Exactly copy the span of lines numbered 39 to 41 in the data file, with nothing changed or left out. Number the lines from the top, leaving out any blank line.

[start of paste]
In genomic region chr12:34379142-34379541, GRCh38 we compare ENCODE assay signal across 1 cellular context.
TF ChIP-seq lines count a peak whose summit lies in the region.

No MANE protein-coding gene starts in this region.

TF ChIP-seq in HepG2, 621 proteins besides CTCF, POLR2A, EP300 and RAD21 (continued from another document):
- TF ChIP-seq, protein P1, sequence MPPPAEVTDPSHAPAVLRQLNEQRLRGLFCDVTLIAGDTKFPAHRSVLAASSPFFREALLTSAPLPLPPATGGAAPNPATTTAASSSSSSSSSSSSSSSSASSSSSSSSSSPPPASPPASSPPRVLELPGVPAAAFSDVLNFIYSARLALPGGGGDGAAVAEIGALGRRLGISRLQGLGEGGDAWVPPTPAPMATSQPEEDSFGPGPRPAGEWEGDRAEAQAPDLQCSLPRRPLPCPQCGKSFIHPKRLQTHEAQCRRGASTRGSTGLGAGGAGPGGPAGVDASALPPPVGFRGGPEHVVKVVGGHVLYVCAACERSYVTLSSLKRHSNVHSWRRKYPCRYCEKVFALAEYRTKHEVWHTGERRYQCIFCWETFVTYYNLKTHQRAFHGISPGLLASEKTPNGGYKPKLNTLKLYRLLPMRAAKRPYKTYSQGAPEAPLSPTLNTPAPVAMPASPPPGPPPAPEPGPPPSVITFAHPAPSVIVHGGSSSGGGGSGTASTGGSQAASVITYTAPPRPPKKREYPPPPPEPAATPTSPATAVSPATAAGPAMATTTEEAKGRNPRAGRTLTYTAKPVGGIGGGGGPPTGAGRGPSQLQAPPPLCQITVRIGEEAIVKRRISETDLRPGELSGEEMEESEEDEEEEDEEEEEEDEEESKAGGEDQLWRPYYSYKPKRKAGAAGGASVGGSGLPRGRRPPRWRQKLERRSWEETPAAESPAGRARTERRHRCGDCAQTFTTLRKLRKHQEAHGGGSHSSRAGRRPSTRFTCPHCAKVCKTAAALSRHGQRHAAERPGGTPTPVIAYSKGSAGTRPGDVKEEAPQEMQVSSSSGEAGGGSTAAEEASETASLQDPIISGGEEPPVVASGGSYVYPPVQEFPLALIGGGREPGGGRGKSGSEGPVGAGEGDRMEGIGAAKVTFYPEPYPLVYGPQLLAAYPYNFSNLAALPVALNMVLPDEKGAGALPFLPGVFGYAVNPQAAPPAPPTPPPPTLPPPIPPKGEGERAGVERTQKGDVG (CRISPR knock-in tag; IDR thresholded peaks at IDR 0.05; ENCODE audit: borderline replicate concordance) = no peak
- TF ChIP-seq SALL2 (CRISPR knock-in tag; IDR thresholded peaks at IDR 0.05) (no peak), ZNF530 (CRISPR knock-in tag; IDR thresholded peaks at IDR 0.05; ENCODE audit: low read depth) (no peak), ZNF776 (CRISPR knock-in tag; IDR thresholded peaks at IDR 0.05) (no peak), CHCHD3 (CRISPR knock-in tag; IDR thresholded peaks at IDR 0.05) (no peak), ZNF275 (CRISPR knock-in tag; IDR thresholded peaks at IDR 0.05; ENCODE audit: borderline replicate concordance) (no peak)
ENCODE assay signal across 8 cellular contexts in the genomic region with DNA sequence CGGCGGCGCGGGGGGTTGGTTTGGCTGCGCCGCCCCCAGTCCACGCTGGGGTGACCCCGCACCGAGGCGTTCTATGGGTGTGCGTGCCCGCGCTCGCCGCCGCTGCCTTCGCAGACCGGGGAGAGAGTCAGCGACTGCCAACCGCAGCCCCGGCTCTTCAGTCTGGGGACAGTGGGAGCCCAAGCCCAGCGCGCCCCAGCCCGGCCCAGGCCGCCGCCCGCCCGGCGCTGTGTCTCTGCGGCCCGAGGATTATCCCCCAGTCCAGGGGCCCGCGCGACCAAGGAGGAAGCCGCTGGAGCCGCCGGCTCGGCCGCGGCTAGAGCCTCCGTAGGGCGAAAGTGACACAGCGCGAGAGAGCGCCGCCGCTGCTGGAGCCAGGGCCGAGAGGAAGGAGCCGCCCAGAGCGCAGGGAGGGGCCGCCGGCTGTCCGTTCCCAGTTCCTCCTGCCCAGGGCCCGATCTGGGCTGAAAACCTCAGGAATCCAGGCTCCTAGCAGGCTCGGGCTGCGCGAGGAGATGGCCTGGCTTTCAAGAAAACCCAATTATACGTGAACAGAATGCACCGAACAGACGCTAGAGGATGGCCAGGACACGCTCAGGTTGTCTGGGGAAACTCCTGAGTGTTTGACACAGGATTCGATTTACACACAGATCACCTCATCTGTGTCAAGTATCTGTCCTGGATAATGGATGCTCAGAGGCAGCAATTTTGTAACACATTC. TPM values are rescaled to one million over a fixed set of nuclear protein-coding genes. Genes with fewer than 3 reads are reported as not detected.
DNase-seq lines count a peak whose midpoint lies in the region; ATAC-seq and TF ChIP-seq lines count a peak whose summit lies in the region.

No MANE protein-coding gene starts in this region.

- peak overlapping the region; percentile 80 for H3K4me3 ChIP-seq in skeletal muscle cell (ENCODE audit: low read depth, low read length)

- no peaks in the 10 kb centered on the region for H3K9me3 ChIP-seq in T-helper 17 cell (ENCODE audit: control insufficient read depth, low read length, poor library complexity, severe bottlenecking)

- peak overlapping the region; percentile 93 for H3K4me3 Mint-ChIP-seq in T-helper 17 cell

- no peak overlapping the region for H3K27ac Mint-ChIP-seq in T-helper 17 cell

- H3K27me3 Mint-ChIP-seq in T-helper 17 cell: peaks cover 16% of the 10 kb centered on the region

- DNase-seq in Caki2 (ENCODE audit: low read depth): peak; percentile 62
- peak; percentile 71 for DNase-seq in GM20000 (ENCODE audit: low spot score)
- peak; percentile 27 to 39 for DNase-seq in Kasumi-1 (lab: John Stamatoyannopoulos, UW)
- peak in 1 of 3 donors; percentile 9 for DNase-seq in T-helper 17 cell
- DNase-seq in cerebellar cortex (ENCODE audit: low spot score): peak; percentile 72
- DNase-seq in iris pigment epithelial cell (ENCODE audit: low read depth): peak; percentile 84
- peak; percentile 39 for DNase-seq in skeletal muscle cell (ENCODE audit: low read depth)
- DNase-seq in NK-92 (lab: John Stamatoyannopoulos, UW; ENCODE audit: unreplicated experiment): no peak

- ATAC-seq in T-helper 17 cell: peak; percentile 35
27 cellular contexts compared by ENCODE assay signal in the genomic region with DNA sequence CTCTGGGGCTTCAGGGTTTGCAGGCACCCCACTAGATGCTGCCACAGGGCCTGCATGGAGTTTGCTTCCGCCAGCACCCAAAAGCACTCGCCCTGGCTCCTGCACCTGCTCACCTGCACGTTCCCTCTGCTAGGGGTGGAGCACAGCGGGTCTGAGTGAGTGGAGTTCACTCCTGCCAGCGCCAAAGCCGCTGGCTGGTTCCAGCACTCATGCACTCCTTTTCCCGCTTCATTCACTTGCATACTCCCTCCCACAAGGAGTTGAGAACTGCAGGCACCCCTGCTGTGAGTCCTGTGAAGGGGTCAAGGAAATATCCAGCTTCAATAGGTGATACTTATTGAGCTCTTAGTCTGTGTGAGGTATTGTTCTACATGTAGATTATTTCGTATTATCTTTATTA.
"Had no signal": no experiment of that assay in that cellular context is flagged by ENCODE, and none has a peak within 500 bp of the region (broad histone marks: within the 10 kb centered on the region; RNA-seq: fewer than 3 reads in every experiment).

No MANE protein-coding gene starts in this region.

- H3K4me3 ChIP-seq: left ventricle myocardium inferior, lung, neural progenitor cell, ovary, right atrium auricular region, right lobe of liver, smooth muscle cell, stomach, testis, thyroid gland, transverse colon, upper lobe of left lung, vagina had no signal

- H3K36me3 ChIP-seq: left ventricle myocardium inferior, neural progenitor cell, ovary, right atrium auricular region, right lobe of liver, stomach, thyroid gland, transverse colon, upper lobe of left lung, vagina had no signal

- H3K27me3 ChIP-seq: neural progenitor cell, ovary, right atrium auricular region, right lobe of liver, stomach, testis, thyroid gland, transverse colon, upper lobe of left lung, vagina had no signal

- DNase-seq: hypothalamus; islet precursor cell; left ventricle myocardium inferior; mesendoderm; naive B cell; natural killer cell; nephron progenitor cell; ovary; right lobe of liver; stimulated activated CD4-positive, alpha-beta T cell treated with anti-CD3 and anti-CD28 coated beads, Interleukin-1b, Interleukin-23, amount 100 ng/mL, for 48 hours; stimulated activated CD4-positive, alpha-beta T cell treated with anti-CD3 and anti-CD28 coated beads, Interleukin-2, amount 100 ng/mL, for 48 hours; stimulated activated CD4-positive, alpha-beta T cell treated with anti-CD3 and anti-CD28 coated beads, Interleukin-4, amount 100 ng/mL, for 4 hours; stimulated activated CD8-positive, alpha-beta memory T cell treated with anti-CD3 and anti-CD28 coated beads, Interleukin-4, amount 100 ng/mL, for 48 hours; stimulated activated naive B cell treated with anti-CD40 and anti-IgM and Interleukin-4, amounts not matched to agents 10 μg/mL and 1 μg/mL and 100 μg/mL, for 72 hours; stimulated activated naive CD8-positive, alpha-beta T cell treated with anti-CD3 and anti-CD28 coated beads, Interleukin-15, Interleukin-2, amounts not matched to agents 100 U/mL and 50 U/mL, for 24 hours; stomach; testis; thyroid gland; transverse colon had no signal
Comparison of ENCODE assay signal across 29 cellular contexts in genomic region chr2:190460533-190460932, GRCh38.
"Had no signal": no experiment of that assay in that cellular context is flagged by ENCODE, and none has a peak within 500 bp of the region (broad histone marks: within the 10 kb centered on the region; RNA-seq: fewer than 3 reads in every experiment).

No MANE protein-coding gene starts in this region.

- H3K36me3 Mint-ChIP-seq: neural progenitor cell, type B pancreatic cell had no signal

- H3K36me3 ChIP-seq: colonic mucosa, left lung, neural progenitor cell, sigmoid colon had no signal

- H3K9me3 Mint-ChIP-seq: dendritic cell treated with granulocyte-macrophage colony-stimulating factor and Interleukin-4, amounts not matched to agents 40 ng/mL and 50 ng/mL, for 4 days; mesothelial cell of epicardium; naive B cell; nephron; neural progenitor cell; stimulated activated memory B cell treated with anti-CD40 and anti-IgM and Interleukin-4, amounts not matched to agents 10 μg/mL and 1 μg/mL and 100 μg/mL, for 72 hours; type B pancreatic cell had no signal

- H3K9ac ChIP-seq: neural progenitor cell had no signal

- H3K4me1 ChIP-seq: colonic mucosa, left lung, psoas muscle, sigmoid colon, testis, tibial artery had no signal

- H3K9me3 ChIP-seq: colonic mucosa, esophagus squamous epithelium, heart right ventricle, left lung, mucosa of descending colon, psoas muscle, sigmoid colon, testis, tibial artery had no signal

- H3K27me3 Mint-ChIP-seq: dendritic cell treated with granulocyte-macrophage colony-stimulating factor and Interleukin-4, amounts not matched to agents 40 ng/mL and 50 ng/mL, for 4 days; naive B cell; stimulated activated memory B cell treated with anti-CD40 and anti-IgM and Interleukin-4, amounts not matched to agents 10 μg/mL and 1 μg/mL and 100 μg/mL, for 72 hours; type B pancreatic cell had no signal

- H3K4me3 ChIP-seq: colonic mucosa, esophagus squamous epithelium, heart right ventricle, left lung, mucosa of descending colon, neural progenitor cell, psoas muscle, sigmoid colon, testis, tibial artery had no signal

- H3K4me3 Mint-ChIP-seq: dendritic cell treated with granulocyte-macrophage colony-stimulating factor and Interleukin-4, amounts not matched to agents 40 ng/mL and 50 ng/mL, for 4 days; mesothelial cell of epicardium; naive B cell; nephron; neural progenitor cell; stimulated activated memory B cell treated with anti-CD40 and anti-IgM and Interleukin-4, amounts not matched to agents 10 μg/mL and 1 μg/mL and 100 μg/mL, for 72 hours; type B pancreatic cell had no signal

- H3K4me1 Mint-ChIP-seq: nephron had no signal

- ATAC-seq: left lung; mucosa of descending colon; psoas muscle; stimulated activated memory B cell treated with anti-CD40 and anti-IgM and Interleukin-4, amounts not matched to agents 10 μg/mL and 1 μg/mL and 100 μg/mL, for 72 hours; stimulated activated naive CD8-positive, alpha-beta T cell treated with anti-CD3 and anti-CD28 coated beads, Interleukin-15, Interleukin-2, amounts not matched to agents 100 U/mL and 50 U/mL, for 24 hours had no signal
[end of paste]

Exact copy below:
- H3K9me3 ChIP-seq: colonic mucosa, esophagus squamous epithelium, heart right ventricle, left lung, mucosa of descending colon, psoas muscle, sigmoid colon, testis, tibial artery had no signal

- H3K27me3 Mint-ChIP-seq: dendritic cell treated with granulocyte-macrophage colony-stimulating factor and Interleukin-4, amounts not matched to agents 40 ng/mL and 50 ng/mL, for 4 days; naive B cell; stimulated activated memory B cell treated with anti-CD40 and anti-IgM and Interleukin-4, amounts not matched to agents 10 μg/mL and 1 μg/mL and 100 μg/mL, for 72 hours; type B pancreatic cell had no signal

- H3K4me3 ChIP-seq: colonic mucosa, esophagus squamous epithelium, heart right ventricle, left lung, mucosa of descending colon, neural progenitor cell, psoas muscle, sigmoid colon, testis, tibial artery had no signal